Elizabeth Simpson, a newspaper reporter for the Virginian-Pilot, played a key role in bringing attention to the Cherrix's plight for health care freedom, and she still keeps in touch with the family. The local radio station also got involved. "Without the media I don't think we could have done it," Abraham said.
State and local government also came to the Cherrix's aid. Virginia Attorney General Bob McDonald filed a brief to the Circuit Court in support of the Cherrix's right of appeal and allowing time for it to play out. Virginia Beach Delegate John Welch III made a statement quoted in the Associated Press, saying Abraham's parents were "fiercely devoted to their son, and have fully dedicated the family's resources to helping him get well." Believing that the medical community had "no reason to take over parental rights," he drafted a bill bearing Abraham's name that would allow children fourteen and over to help make their own medical choices.
"Abraham's Law" was passed by the General Assembly in 2007 and signed into law by Governor Kaine. Abraham spoke on his own behalf at a congressional hearing in Richmond in the lead-up to the bill being passed.
Neither Rose nor Abraham hold any grudges related to their ordeal. "We tried to concentrate on making something good come from something bad," Rose said. Abraham is able to find humor and irony in what he has been through. "It was the most fun time of my life. I like to meet new people. I took my first plane ride, a cross country bus trip, and went to a foreign country," he joked.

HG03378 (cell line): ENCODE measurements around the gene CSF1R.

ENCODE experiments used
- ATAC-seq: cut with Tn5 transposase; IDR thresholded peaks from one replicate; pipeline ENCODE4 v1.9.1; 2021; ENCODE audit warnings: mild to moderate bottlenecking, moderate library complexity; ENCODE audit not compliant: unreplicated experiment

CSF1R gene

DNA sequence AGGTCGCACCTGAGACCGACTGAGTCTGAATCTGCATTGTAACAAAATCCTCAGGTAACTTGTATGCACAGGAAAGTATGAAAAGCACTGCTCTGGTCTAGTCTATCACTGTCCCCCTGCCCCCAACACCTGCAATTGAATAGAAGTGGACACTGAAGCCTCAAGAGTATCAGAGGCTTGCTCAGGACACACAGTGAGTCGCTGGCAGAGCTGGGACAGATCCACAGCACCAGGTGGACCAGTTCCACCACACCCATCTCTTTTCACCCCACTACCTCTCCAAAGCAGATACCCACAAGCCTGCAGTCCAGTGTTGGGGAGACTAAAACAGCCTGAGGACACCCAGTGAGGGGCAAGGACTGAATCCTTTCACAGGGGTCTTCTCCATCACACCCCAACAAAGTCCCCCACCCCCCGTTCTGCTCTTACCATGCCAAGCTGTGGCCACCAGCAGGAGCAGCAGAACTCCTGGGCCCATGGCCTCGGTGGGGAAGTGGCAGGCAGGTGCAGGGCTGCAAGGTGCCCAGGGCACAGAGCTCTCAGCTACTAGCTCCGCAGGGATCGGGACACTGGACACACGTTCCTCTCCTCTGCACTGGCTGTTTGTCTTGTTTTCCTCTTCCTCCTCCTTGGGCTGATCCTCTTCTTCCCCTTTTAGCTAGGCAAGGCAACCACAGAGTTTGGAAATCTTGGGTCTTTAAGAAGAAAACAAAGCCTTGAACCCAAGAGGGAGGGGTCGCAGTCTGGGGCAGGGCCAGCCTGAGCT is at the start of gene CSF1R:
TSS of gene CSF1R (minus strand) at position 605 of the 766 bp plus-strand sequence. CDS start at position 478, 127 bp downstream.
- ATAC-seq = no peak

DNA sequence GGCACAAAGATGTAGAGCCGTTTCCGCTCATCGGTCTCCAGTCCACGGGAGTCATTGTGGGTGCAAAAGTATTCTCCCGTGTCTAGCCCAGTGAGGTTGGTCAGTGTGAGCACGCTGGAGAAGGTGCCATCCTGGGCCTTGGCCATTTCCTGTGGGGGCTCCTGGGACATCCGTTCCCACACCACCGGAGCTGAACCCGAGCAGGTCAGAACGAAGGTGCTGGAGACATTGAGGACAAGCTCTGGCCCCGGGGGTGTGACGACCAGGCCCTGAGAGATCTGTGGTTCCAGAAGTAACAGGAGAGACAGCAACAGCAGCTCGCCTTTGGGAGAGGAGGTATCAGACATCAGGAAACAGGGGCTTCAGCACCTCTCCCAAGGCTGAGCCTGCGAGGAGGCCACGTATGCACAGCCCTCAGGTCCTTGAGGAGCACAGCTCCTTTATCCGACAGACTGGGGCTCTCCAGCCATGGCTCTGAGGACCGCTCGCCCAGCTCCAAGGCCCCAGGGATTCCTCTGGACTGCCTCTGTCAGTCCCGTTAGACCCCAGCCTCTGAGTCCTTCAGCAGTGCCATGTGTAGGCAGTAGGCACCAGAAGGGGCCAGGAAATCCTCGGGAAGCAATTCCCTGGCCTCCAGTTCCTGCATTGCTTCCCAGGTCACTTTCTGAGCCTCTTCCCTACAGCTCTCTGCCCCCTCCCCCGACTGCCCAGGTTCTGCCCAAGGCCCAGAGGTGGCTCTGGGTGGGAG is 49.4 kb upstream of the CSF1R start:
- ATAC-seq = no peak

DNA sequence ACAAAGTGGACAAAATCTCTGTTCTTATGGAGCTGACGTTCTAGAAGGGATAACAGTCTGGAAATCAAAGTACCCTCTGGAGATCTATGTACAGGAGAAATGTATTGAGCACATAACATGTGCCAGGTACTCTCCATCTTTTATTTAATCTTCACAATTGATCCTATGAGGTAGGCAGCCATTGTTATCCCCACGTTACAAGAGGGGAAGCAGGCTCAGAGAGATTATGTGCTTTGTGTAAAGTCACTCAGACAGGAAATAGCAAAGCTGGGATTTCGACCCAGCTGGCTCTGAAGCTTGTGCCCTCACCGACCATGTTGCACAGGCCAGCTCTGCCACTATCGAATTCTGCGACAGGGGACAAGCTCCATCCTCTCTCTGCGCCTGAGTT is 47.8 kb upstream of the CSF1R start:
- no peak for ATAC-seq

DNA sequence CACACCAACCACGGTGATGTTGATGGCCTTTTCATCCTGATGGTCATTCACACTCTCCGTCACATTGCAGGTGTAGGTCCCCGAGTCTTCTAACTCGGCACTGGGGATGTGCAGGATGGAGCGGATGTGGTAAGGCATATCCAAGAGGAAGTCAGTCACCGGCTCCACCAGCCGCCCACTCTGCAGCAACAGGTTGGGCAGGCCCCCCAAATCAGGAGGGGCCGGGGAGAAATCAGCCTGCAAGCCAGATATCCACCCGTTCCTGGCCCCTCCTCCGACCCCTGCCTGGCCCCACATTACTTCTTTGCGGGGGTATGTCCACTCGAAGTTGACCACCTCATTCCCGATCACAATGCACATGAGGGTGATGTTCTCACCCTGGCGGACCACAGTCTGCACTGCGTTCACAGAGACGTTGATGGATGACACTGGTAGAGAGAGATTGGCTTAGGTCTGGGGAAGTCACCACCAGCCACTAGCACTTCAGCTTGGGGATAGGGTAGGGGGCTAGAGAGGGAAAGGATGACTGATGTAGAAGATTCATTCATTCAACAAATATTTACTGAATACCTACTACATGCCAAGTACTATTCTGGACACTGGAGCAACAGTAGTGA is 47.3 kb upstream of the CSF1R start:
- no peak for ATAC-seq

The Cherrixes landed in Floyd in the spring of 2007 by way of an unlikely sequence of events. After losing their home, Rose began looking online for rentals. She needed something affordable and large enough to raise her five children, two of whom have autism. While online, she was browsing through emails on Abraham's website, a site dedicated to sharing health information and providing updates on Abraham's progress. Rose explained that she and Abraham had to stop reading the emails because there were so many. But on that day, a name caught her eye. Because Abraham's full name is Starchild Abraham Cherrix, she felt an affinity when she saw another unique name in an email written by a Floyd girl named "Cherub."
Abraham and Cherub became friends and when Rose discovered a rental listing for a farmhouse off Route 8 in Floyd, she asked Cherub's mother, Linda Kearn, to check it out. The roomy size of the house and the natural rural setting seemed a perfect place for the Cherrix family to thrive, and for Abraham to pursue his interests in art and the study of computer engineering.
Abraham and Rose both agree they are in the right place. "We call Floyd a healing place. Everyone has been so welcoming and accepting," Rose said. "People do what the want and no one is criticized for what they believe," added Abraham, who is now receiving holistic health care from Floyd's Dr. Garry Collins.
Mother and son recently returned to the Spoken Word stage to share their original poetry. Another round of applause ensued when Rose announced that Abraham had just turned eighteen. Abraham, who recently added "Dreaming Wolf" to his name, read a poem about a wolf. Rose read a tribute for her son's birthday, titled "Loving You by Letting Go." ... Instead of me giving you strength ... You gave me strength ... When our world was falling apart ... You were there for me ... Loving me - holding me ... So wise beyond your years ... Yet so much to learn still ... she read.
An eighteenth birthday is a milestone in any young person's life. In Abraham's case it's especially true. "I guess I got smarter overnight," he joked, referring to his newfound freedom to legally make his own health care choices. "Age is not the issue. Health care choice should be based on maturity level," he added. ~ Colleen Redman
Note: More about Abraham and his mother at the Spoken Word Open Mic in Floyd is HERE.